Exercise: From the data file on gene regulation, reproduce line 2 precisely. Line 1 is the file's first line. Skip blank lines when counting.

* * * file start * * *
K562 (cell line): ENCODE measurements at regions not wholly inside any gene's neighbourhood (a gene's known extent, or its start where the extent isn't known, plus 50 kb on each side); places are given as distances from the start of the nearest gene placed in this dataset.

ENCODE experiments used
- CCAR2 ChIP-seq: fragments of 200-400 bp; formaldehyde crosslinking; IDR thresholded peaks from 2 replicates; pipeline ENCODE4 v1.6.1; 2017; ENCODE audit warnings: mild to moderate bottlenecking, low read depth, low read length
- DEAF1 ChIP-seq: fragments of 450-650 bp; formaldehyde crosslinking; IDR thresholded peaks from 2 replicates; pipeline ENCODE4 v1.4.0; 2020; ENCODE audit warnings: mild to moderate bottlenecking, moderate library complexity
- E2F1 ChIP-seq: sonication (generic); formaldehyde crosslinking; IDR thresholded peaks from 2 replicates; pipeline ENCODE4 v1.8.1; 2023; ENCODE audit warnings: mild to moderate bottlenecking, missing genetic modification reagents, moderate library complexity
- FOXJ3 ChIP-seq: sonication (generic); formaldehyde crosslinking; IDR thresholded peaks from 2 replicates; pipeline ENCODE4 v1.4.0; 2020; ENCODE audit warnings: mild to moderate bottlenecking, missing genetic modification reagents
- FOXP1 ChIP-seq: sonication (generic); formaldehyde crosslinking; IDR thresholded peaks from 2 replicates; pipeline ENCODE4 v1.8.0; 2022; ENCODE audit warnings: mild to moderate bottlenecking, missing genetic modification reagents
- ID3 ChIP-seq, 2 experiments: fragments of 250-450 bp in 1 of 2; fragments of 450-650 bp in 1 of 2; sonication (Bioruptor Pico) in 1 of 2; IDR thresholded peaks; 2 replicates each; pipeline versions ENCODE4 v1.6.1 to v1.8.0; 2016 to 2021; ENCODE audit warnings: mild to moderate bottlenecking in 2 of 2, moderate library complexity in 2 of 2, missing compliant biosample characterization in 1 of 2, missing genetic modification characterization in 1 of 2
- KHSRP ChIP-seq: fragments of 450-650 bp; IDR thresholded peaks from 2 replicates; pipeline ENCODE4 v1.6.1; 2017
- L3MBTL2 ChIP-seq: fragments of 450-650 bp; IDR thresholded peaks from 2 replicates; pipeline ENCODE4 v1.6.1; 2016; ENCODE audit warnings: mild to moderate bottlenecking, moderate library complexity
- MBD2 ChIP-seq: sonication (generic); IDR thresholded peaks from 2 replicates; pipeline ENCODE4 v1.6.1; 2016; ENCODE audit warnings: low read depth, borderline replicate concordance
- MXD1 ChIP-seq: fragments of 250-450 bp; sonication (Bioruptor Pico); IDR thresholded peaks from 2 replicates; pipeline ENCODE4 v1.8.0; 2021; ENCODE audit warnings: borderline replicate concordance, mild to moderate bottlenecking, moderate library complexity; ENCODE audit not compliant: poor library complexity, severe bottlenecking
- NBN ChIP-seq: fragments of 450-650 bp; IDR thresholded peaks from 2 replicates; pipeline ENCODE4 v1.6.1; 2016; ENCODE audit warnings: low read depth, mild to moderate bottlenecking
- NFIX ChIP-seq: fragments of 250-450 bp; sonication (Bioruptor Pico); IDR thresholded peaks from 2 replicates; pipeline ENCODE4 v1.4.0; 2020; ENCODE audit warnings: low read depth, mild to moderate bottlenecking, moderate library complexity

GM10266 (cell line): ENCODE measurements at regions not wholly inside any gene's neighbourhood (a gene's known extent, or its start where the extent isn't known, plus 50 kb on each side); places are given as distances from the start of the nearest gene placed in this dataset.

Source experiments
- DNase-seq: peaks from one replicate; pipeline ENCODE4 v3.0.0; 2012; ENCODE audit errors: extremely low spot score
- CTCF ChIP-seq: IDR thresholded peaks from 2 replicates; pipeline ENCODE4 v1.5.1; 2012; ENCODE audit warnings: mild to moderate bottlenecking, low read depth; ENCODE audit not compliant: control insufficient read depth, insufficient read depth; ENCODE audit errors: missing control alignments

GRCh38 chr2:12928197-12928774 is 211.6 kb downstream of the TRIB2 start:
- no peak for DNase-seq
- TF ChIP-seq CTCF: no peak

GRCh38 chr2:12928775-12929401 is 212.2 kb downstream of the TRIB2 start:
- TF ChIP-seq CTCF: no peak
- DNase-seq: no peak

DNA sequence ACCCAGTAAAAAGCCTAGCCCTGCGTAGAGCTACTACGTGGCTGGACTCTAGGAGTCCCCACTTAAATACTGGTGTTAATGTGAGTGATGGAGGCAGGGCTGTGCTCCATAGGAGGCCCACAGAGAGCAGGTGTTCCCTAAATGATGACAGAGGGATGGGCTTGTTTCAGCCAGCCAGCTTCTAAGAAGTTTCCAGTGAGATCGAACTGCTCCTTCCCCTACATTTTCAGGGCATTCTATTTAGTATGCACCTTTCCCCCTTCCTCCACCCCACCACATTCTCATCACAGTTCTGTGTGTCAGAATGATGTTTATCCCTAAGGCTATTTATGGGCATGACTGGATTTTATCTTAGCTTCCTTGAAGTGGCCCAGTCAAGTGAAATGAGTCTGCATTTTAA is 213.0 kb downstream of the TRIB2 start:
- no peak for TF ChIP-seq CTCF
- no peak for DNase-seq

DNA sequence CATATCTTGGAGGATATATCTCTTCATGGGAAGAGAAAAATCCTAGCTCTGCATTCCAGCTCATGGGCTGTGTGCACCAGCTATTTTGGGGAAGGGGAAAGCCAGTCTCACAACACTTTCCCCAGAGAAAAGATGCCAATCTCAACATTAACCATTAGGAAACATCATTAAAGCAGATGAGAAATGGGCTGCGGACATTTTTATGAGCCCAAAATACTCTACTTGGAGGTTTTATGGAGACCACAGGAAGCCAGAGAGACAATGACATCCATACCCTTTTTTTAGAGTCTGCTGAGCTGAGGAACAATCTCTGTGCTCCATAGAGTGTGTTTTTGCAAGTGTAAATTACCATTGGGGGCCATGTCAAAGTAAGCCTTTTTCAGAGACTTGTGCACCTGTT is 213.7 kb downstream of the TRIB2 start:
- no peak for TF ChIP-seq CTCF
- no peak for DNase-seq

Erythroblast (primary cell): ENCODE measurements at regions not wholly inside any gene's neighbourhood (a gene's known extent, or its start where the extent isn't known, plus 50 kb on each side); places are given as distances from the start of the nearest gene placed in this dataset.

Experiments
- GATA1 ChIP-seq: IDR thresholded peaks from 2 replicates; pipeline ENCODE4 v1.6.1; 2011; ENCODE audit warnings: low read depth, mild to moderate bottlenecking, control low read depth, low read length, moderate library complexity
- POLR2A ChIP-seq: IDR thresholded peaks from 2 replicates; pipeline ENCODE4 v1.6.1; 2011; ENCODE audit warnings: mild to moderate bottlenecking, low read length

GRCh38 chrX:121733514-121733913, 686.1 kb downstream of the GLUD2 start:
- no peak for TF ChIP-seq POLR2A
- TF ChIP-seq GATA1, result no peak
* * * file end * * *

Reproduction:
ENCODE experiments used